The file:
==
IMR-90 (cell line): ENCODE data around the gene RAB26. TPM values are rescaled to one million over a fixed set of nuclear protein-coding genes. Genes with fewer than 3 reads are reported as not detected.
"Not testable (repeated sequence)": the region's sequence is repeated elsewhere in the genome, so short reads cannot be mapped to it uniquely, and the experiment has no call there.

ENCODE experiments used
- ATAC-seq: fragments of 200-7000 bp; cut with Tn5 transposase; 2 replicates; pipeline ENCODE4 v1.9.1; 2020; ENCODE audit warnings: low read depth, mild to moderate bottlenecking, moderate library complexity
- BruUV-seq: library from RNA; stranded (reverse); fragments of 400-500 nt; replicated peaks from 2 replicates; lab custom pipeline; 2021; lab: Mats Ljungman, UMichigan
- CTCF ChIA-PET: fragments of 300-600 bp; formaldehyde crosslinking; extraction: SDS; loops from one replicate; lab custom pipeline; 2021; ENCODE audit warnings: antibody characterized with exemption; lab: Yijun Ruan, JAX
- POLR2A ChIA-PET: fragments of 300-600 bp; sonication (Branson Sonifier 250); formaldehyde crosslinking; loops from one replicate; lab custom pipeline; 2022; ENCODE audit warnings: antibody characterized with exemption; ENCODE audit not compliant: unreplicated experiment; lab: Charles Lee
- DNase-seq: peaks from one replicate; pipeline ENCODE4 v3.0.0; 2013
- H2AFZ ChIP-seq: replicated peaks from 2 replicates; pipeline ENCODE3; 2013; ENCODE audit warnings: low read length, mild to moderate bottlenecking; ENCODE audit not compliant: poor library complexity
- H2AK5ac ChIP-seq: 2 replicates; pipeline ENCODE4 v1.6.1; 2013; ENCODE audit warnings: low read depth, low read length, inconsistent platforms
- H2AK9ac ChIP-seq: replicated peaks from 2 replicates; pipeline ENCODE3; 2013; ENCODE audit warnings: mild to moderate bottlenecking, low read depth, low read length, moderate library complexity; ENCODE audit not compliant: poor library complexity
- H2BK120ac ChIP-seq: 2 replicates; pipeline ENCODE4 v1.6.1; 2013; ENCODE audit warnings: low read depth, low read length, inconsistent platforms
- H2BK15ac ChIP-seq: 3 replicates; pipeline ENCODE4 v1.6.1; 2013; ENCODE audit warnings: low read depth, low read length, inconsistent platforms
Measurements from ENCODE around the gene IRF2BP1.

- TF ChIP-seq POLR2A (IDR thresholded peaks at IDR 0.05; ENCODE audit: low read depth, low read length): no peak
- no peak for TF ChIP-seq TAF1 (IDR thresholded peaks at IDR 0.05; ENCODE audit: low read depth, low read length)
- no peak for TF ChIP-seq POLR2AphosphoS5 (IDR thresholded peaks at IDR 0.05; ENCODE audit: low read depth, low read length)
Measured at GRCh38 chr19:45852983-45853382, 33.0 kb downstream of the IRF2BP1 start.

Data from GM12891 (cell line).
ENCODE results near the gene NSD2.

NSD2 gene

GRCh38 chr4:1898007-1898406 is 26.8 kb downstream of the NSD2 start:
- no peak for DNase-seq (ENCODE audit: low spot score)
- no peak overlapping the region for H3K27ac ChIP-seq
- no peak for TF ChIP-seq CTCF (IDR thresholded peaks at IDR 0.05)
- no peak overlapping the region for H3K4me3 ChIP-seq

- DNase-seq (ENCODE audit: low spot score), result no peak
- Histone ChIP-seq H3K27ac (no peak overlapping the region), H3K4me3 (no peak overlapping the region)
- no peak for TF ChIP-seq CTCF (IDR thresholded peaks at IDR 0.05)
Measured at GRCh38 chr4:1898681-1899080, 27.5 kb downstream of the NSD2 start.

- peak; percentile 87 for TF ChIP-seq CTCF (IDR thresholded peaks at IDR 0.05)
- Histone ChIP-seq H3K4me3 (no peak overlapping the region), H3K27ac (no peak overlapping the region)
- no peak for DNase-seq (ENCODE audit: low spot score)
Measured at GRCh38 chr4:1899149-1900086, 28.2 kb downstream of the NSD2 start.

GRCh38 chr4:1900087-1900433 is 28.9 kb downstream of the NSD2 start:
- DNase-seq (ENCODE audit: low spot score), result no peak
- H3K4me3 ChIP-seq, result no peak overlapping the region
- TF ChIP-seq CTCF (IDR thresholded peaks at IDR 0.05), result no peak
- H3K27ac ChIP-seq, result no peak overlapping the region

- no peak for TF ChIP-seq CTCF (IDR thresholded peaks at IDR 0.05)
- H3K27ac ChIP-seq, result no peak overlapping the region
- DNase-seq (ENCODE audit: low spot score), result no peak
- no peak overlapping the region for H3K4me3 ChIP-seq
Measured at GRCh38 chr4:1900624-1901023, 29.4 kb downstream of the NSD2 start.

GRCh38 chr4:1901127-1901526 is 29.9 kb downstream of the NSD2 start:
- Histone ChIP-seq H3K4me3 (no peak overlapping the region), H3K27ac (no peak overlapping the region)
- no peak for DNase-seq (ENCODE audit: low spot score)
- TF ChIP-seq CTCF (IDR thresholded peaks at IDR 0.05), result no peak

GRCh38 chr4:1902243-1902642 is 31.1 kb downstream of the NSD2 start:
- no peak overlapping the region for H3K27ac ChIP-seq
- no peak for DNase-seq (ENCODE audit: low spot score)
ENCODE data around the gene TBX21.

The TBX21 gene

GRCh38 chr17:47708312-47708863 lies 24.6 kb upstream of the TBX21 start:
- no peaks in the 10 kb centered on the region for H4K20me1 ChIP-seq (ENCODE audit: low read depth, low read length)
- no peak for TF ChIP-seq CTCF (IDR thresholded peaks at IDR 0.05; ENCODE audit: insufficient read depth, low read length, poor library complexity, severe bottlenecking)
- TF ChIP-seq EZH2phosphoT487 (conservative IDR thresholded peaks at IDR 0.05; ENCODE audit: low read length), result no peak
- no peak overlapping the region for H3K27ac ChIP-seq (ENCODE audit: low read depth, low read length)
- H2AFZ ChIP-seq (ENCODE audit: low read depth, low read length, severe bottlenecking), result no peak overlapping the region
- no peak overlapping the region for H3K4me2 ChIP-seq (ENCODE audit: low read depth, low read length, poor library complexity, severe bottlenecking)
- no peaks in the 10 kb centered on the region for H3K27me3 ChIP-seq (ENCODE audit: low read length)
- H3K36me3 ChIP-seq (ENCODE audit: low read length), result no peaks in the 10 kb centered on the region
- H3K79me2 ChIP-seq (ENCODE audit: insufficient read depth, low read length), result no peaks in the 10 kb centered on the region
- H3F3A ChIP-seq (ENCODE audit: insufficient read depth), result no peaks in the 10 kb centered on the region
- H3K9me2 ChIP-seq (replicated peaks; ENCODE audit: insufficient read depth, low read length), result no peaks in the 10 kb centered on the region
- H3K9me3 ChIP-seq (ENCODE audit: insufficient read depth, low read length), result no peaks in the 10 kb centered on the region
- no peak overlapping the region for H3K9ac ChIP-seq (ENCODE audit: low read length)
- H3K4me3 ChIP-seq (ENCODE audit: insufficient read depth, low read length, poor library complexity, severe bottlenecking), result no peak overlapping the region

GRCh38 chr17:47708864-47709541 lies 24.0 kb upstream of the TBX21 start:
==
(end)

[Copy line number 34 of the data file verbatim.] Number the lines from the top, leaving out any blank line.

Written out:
Measured at GRCh38 chr4:1899149-1900086, 28.2 kb downstream of the NSD2 start.